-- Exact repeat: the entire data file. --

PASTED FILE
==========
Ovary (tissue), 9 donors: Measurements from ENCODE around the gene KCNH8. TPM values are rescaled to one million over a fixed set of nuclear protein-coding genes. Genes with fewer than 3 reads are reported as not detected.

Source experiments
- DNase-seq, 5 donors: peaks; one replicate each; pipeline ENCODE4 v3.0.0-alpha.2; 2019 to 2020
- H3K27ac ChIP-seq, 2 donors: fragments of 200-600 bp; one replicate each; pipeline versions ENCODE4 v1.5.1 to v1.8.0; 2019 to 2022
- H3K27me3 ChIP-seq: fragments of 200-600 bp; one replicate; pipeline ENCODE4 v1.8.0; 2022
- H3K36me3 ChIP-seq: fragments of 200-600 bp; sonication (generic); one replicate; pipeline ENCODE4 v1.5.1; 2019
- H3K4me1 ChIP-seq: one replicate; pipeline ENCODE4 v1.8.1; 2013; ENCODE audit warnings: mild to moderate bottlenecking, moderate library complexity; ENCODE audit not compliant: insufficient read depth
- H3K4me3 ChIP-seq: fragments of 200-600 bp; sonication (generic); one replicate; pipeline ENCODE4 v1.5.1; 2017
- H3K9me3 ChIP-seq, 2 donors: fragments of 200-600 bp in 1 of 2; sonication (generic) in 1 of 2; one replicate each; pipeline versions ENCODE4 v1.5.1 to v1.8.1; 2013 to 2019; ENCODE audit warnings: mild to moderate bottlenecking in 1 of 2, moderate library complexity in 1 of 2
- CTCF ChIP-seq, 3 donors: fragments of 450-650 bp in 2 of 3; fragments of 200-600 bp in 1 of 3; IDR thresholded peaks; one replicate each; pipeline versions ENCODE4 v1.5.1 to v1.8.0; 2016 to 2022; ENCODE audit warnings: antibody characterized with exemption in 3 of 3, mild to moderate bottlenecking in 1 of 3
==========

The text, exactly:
Ovary (tissue), 9 donors: Measurements from ENCODE around the gene KCNH8. TPM values are rescaled to one million over a fixed set of nuclear protein-coding genes. Genes with fewer than 3 reads are reported as not detected.

Source experiments
- DNase-seq, 5 donors: peaks; one replicate each; pipeline ENCODE4 v3.0.0-alpha.2; 2019 to 2020
- H3K27ac ChIP-seq, 2 donors: fragments of 200-600 bp; one replicate each; pipeline versions ENCODE4 v1.5.1 to v1.8.0; 2019 to 2022
- H3K27me3 ChIP-seq: fragments of 200-600 bp; one replicate; pipeline ENCODE4 v1.8.0; 2022
- H3K36me3 ChIP-seq: fragments of 200-600 bp; sonication (generic); one replicate; pipeline ENCODE4 v1.5.1; 2019
- H3K4me1 ChIP-seq: one replicate; pipeline ENCODE4 v1.8.1; 2013; ENCODE audit warnings: mild to moderate bottlenecking, moderate library complexity; ENCODE audit not compliant: insufficient read depth
- H3K4me3 ChIP-seq: fragments of 200-600 bp; sonication (generic); one replicate; pipeline ENCODE4 v1.5.1; 2017
- H3K9me3 ChIP-seq, 2 donors: fragments of 200-600 bp in 1 of 2; sonication (generic) in 1 of 2; one replicate each; pipeline versions ENCODE4 v1.5.1 to v1.8.1; 2013 to 2019; ENCODE audit warnings: mild to moderate bottlenecking in 1 of 2, moderate library complexity in 1 of 2
- CTCF ChIP-seq, 3 donors: fragments of 450-650 bp in 2 of 3; fragments of 200-600 bp in 1 of 3; IDR thresholded peaks; one replicate each; pipeline versions ENCODE4 v1.5.1 to v1.8.0; 2016 to 2022; ENCODE audit warnings: antibody characterized with exemption in 3 of 3, mild to moderate bottlenecking in 1 of 3